survey says

Fear of black students, unfair treatment rampant in Denver schools, black educators say

PHOTO: Helen H. Richardson/The Denver Post
Five-year-old Samatar Abhullahi works during his kindergarten class at Denver's Ashley Elementary School.

After hearing concerns from black educators about how they and their students are treated, Denver Public Schools commissioned a study to capture the experiences of African-American teachers in a school district that acknowledges a history of racism.

The recently released 82-page report found that many feel isolated within the district and see stark contrasts in how black children are handled in and out of the classroom compared to their white counterparts.

In April, the district hired Sharon Bailey, a former DPS school board member who studied the district’s court-ordered school integration program and racial dynamics in Denver, to interview black teachers and administrators about their experiences in the district and how race influenced them.

During several months, Bailey spoke with 70 teachers and administrators who ranged in age from 26 to 74. Some had more than 30 years of experience, while others were finishing their very first year working in education.

Deputy Superintendent Susana Cordova said Bailey will continue her work with the district for the time being.

“We are extending her contract to continue to support the dissemination of the report,” Cordova said in an email. “We have kicked off the creation of a taskforce to create recommendations that may have both policy and practice implications.”

The group will be made up of community members and district employees, and it is expected to make recommendations to the district by the end of the calendar year, Cordova said

Here are some of the most notable points from Bailey’s report:

By and large, teachers who are not black don’t expect black students to do well in the classroom, which affects perception and the vigor with which teachers approach those students, respondents said. A workforce of teachers that looks more like the student population could help black students perform better in the classroom because those students will have someone they can relate to, the teachers and administrators said. Some respondents suggested that teachers get a certification that verifies they can respond to the nuances of another culture, similar to the qualifications for teaching English language learners

There are many teachers who are outright afraid of black students, those interviewed said. That fear plays into how those students are punished in the classroom. Respondents named young white female teachers in particular as being fearful of black students, which can keep them from forming meaningful relationships with those students. The report also asserts that white students are punished differently from their black counterparts. Two teachers from an unnamed school discussed the respective outcomes for two students, one black and one white. The white student, who threw chairs around the classroom, was promoted to a higher math class after someone deemed his actions the result of being bored in class. The black student, who simply balled his fists, was suspended.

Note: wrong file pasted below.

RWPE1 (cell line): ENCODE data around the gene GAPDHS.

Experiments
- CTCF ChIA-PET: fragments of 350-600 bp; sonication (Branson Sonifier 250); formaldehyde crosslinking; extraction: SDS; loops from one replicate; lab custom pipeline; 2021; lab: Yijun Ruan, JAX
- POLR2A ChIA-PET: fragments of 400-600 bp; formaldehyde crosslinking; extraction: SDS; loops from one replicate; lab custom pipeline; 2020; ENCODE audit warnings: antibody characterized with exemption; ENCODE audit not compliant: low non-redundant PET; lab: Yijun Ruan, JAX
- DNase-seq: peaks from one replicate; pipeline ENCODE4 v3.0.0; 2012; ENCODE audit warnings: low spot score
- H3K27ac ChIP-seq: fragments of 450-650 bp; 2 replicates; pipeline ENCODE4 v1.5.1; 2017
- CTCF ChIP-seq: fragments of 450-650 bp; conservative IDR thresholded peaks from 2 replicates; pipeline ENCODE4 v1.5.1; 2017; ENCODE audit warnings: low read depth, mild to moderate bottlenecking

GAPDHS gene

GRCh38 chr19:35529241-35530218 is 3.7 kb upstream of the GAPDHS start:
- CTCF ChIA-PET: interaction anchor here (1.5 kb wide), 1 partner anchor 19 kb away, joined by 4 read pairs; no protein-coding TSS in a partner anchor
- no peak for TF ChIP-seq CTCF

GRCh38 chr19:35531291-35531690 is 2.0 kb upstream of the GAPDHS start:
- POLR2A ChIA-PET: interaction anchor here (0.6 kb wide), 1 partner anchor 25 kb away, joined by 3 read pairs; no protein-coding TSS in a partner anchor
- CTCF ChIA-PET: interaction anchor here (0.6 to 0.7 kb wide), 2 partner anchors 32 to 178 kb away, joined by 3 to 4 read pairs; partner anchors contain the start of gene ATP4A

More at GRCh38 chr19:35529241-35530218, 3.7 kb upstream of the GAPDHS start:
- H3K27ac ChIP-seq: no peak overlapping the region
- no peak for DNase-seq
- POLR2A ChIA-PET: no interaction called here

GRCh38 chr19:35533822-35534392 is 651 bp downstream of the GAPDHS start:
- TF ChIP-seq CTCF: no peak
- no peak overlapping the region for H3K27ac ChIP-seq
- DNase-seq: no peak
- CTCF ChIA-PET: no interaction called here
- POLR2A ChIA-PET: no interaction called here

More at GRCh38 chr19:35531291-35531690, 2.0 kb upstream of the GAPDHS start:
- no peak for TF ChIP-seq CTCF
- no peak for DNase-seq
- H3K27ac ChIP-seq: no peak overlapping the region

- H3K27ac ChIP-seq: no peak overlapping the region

DPS has increased the resources available to teach English language learners but respondents said the district has not done the same for black students. Respondents see the moves as overshadowing the needs of both black students and non-English language learners. At many schools, respondents said, black and Latino families are at-odds because of the difference in resources. The increase in pay for Spanish-speaking staff was a point of contention, partly because there is no increase for being able to connect with black students.

Instead of promoting the black professionals already in the district, respondents said DPS brings many of its candidates from out of state, which is perceived as overlooking the homegrown candidates. Many respondents also think that black educators are reprimanded and removed from their positions at a higher rate than their white counterparts. Many of the out-of-state hires have no connection to Denver, and the district does nothing to lessen the learning curve, teachers and administrators said

Just 4 percent of the teachers in DPS are black, and since they are dispersed throughout the city, many are the only black teacher at their school — which those interviewed said complicates their jobs. Some respondents reported becoming disciplinarians by default because of the notion that they relate to black students better. Others said they feel unable to fight passionately for their students because of the looming “angry black woman” stereotype.

More than 90 percent of those interviewed said institutional racism exists in DPS. Hostile work environments and the lack of African-Americans in top leadership positions were both mentioned at length, as were the aforementioned feelings of isolation.

Bailey report

parent power

From Amazon to air conditioners, parent leaders quizzed de Blasio and Carranza at forum

PHOTO: Reema Amin/Chalkbeat
Mayor Bill de Blasio and schools Chancellor Richard Carranza host a forum for parents in Queens, the first of five stops across the city.

Deborah Alexander, a parent whose school district covers Long Island City, asked Mayor Bill de Blasio Wednesday night why the local Community Education Council wasn’t asked to be on a committee providing input on Amazon’s controversial move to the Queens neighborhood.

De Blasio agreed. “You’re right,” the mayor said,  “the CEC should be on the committee, so we’re going to put the CEC on that committee.”

Not every question received such a cut-and-dry answer at the mayor and Chancellor Richard Carranza’s first “parent empowerment” listening tour event in Queens that drew about 200 local parents who were elected or appointed to certain boards and received invites. The pair faced a host of tough questions from parent leaders about problems including school overcrowding, the lack of air conditioners, lead in water, and busing.

By the end of the meeting, de Blasio told the audience that they should always get quick responses to their questions from the department and “that you can feel the impact of your involvement…that’s up to us to help that happen.”

He also called the listening tour “overdue,” and said that Carranza has told him the city needs to do more to reach out. Parents have often criticized city officials for not being plugged into the community.

Some questions needed more time to be answered. Bethany Thomas, co-president of the PTA at Metropolitan Expeditionary Learning School, asked why the education department had not yet signed off on aspects of the school’s plan to have more than one principal. De Blasio asked Carranza to come up with an answer by next month.

Another parent said students at P.S. 62 were drinking from school water fountains that tested positive for lead last year, even though, according to the parent, the issue had not been addressed. De Blasio asked city officials to visit the school Thursday.